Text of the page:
Anna Skoulikari: So anything I'm about to say is just gonna come from my own experience. So you never know, it might not apply to others. And anything I'm gonna say is probably just going to refer to technical book authors, because I have not yet written another kind of book. So I don't want to say that I can speak on that. But for technical book potential authors, I would say one of the things that I really appreciated in my journey was, that I sort of wrote this book as if it was an app. Like, I made a prototype and then I user tested that prototype. And then I took all the feedback and I iterated. And then I user tested again. And then I took all the feedback, and I iterated. And the first prototype was ugly. It was very, very ugly. And it was very rough. And it was not at all the finished product. I actually user tested when I just had four chapters ready, because I thought, well, let me check if this is making any sense to anyone. Because if I've done four chapters, and it doesn't make any sense, there's no point in writing the other eight chapters. Or, you know, it's better for me to figure out what they are, what works for my audience, before I write those other eight chapters.

So I had up to, like, 30 user testers throughout the two years that I was working on this book. And I think that was invaluable. The experience of having a diverse user testing audience. I mean, it went from the ages of 18 to 60. And from various professions, from all over the world. It was all remote user testing. Wait, actually no, I also did some in person. But most of it, almost all of it was remote. So I got people from all over the world. And it really did make my book a lot better. There were a lot of things I needed to change. I think sometimes, yeah, we just want to think that we're like this genius that, like, can create the best thing out of the outset. And, like, oh, my God, my ideas are so good. But sometimes, our creations need to have that chemical reaction with the audience in order to really become what they need.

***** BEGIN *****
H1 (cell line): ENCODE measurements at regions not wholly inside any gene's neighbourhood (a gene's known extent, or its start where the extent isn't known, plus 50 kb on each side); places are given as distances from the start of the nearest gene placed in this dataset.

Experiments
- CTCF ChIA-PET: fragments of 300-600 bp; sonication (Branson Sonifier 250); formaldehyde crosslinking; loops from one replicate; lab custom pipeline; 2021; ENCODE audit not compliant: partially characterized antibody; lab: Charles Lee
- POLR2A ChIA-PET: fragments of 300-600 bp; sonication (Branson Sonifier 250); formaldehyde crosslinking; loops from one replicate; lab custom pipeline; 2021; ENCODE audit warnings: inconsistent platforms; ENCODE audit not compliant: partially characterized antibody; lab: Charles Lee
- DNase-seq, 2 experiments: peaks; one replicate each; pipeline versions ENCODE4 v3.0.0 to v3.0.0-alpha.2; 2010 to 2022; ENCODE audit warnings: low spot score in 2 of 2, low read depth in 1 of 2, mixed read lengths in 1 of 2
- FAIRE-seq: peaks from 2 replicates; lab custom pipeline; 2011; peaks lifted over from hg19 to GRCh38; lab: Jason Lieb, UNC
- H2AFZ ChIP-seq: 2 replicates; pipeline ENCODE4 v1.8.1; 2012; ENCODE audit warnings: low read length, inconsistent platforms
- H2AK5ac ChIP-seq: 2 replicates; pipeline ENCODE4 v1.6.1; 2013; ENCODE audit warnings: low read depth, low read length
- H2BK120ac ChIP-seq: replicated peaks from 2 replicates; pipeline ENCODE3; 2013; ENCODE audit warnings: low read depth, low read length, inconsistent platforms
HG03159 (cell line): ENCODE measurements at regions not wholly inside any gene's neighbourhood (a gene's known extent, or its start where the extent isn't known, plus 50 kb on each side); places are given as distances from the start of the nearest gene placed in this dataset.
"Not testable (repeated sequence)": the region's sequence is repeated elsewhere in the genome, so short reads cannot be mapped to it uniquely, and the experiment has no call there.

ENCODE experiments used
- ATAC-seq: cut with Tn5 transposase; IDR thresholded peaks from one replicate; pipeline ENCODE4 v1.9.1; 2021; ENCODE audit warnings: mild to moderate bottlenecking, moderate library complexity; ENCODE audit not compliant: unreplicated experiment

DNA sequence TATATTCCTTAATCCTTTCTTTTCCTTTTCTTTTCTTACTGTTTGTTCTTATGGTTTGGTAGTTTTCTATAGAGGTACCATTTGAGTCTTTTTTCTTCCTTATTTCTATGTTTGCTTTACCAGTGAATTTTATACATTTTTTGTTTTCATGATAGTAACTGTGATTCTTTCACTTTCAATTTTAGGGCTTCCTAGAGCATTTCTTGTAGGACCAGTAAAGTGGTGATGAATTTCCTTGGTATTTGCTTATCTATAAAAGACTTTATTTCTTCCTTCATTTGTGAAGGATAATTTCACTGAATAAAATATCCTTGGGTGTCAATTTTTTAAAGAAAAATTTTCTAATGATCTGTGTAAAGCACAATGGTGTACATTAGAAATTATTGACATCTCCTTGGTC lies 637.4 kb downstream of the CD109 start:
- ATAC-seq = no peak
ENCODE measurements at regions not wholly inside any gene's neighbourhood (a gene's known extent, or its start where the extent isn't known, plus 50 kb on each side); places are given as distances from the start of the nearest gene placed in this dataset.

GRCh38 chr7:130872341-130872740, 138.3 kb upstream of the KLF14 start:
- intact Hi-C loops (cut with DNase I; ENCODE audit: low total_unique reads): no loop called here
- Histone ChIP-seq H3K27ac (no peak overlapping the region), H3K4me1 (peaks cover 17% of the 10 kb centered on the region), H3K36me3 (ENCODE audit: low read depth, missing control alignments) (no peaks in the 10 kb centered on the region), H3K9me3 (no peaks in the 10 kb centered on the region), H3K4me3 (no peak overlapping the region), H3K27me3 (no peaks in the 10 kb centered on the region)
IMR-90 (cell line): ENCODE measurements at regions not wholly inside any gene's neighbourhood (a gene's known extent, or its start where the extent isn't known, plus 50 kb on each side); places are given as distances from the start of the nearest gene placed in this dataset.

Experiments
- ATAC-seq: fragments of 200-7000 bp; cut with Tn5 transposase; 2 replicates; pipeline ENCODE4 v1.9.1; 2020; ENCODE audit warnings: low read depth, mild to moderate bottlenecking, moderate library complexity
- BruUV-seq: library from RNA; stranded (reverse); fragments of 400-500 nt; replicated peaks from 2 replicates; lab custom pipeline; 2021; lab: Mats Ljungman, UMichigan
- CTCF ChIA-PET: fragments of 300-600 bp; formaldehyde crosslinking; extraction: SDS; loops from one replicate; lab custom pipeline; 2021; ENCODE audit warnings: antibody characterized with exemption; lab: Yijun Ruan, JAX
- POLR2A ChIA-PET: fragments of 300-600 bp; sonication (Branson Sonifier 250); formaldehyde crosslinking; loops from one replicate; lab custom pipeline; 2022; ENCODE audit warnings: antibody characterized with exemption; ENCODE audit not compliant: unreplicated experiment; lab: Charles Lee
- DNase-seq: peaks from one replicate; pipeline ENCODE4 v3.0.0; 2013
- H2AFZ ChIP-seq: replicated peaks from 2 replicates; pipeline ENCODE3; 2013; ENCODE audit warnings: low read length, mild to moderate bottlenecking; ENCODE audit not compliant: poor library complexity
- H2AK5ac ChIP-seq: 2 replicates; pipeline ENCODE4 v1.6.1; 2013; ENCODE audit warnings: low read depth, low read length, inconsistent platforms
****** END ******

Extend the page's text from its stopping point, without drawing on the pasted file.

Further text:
Just one funny story, since we're at it. At the beginning, I thought that my book would actually...people would have, like, a pencil case with them and paper, and they would actually draw out the commits. So in the beginning of the preface, I was like, "Oh, you have to buy colored pencils, and you should, like, follow along, and you should draw the commits." And when I did that user testing, nobody did that. And I had the colored pencils with me, I brought them, and nobody did it. So then I was like, okay, well, I guess this isn't something... You know, if somebody does want to do it, they can. But it wasn't something that made sense. I mean, that's just a non-technical example. But there were plenty of other things where, yeah, I got feedback of, this doesn't make sense to me, or you forgot about this. I'm a Mac user. So there were a lot of Windows users that told me, like, "Hey, you need to mention this, you need to mention that because this doesn't make sense for me, or this doesn't apply to me." Or, you know, you need to simplify this. You know, I'm not aware of this concept. So, yeah, my monologue about user testing and how good it is, is over now. But yeah, I really recommend.